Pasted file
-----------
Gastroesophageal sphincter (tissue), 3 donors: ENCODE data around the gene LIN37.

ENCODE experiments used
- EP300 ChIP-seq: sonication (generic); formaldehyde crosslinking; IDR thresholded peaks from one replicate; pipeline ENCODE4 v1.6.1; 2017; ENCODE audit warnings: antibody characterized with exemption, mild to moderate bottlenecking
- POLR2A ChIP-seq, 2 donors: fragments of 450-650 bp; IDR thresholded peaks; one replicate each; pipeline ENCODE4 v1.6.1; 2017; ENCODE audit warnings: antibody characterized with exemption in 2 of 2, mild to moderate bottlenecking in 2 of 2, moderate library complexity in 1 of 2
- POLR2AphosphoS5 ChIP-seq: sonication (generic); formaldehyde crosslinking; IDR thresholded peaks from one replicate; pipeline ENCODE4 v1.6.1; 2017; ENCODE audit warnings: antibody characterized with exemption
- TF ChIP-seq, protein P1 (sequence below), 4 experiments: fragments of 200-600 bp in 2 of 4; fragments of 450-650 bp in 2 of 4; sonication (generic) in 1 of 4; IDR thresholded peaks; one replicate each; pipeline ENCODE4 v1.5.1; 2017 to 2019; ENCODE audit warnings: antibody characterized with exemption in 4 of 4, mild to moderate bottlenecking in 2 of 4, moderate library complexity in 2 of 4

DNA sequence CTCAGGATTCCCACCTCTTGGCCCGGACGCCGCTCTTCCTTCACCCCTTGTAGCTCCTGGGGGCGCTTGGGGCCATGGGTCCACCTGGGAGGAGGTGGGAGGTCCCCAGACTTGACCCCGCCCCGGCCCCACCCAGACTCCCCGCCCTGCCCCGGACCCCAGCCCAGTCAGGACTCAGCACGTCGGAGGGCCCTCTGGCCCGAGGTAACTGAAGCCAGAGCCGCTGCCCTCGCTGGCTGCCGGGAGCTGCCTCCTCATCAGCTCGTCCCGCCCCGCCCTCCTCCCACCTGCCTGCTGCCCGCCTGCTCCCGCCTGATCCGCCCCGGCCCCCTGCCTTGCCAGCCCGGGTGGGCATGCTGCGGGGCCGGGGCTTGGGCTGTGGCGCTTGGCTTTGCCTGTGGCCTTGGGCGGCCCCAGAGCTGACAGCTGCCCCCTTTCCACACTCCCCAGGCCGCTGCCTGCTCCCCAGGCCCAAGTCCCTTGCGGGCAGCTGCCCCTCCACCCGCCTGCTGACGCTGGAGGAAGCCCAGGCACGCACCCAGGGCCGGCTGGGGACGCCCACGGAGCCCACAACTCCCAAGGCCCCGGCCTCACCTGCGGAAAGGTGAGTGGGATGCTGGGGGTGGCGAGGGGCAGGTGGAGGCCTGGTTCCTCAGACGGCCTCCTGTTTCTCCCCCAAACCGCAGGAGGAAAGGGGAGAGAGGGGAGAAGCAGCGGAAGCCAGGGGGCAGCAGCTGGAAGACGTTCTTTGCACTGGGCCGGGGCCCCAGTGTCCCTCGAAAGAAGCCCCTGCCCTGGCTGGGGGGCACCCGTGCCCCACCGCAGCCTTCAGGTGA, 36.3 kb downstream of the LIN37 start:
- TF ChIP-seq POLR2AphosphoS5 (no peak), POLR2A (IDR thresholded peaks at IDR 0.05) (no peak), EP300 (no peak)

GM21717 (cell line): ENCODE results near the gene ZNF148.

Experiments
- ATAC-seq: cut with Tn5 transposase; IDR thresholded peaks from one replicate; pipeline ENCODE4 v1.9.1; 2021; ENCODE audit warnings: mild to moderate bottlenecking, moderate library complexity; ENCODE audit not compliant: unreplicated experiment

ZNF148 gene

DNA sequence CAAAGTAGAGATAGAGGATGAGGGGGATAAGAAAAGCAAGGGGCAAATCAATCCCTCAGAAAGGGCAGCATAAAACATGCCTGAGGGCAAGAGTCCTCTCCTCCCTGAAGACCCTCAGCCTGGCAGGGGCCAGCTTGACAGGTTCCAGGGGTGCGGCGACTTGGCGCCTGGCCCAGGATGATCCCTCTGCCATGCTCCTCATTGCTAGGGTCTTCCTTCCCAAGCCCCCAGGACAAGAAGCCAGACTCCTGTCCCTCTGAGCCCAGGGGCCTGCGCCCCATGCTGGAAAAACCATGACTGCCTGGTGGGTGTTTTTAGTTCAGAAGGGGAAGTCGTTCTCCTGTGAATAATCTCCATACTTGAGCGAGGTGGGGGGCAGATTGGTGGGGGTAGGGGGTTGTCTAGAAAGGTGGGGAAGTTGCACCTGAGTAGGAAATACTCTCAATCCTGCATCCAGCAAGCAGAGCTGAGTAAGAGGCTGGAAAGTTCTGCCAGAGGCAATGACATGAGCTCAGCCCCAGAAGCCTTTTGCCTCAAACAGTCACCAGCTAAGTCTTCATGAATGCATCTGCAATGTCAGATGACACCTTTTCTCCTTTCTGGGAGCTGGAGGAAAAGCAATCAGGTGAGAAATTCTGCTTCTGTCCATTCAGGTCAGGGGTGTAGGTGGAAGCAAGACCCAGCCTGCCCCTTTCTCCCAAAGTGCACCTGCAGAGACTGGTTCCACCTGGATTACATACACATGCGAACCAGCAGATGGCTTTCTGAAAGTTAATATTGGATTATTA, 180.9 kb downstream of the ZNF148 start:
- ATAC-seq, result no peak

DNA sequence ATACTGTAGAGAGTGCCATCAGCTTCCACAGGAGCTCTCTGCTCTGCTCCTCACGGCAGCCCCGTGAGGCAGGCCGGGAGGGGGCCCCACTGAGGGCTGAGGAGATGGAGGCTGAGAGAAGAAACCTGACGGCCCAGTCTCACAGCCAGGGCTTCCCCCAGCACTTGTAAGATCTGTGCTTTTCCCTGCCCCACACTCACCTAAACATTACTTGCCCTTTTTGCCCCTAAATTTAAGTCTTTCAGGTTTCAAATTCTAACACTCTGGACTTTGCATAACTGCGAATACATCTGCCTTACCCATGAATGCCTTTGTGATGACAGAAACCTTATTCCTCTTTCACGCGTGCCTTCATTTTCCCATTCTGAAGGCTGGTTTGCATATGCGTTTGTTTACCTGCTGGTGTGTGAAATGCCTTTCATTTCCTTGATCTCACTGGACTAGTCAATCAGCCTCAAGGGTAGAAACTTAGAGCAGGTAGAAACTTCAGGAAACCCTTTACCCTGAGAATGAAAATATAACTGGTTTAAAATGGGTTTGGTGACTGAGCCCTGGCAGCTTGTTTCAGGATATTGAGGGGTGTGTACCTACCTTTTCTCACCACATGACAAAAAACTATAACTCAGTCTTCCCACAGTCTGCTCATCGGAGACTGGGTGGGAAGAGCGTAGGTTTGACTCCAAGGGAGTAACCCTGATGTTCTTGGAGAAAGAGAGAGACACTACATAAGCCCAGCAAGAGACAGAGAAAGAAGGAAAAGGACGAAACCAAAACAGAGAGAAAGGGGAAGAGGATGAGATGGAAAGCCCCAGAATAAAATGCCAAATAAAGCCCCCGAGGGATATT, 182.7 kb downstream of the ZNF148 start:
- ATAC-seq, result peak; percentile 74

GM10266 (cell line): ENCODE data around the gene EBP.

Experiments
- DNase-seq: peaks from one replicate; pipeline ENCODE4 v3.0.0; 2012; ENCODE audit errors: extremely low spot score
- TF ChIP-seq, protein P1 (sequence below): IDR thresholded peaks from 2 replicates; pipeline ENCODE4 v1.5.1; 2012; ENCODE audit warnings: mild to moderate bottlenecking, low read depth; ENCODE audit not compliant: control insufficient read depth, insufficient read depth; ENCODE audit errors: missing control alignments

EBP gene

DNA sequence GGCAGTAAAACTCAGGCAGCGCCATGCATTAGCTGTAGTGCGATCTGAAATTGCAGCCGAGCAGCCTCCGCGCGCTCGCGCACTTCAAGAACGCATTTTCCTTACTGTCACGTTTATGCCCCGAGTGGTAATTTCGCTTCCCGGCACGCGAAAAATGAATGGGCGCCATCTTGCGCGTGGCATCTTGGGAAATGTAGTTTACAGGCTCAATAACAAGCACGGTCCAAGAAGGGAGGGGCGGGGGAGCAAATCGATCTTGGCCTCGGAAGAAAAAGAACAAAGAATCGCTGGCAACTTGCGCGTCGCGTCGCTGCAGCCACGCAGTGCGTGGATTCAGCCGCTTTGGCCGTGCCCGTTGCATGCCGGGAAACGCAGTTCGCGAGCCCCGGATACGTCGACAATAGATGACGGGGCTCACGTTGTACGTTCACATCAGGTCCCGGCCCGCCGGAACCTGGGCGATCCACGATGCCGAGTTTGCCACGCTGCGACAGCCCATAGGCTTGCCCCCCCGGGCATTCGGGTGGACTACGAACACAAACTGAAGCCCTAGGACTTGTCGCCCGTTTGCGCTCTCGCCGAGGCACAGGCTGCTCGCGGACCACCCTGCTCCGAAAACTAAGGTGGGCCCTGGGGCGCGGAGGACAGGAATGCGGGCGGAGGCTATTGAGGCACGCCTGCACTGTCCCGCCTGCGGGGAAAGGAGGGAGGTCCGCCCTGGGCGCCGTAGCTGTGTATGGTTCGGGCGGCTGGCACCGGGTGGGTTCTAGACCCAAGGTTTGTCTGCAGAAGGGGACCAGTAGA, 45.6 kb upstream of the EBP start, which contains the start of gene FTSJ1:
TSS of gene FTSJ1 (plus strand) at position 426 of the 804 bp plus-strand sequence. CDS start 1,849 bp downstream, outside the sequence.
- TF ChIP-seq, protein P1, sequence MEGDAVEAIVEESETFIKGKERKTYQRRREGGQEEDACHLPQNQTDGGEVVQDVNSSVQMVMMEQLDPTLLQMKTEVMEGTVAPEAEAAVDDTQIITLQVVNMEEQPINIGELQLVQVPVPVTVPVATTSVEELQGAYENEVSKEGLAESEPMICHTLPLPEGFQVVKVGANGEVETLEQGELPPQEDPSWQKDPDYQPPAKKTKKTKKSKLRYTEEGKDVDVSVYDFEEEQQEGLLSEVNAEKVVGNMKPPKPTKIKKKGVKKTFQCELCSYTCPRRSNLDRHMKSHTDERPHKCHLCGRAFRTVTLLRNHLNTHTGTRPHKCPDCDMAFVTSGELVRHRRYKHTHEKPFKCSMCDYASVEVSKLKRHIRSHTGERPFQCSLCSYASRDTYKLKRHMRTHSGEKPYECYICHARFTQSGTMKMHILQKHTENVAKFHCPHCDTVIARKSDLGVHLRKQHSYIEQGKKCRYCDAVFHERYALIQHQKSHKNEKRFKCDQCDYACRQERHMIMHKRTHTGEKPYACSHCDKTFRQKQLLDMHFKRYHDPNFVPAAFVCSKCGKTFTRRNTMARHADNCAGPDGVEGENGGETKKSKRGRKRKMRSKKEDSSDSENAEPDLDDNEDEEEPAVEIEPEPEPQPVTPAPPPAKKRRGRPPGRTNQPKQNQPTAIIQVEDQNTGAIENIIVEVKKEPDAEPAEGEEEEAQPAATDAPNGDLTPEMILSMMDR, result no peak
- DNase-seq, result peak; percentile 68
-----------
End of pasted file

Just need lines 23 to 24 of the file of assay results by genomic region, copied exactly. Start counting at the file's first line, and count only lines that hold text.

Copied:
TSS of gene FTSJ1 (plus strand) at position 426 of the 804 bp plus-strand sequence. CDS start 1,849 bp downstream, outside the sequence.
- TF ChIP-seq, protein P1, sequence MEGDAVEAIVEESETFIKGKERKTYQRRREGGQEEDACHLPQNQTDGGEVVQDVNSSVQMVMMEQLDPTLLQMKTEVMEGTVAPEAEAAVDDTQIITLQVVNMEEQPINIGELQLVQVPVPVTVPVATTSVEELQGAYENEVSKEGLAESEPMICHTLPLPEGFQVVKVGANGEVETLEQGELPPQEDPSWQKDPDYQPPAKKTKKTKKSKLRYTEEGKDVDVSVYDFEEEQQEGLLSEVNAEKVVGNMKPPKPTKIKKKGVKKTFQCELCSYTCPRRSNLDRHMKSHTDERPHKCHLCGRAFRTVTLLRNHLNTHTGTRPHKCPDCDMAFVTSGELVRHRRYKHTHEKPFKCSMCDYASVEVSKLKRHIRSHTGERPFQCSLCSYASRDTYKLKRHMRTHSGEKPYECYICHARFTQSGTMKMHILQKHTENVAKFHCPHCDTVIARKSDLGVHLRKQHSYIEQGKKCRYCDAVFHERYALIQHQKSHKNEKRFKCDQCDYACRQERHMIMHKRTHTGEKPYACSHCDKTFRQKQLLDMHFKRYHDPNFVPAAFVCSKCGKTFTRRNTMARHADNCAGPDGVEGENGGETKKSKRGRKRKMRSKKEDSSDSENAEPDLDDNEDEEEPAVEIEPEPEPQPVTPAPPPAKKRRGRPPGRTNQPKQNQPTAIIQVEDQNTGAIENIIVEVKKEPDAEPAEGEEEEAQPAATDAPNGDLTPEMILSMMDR, result no peak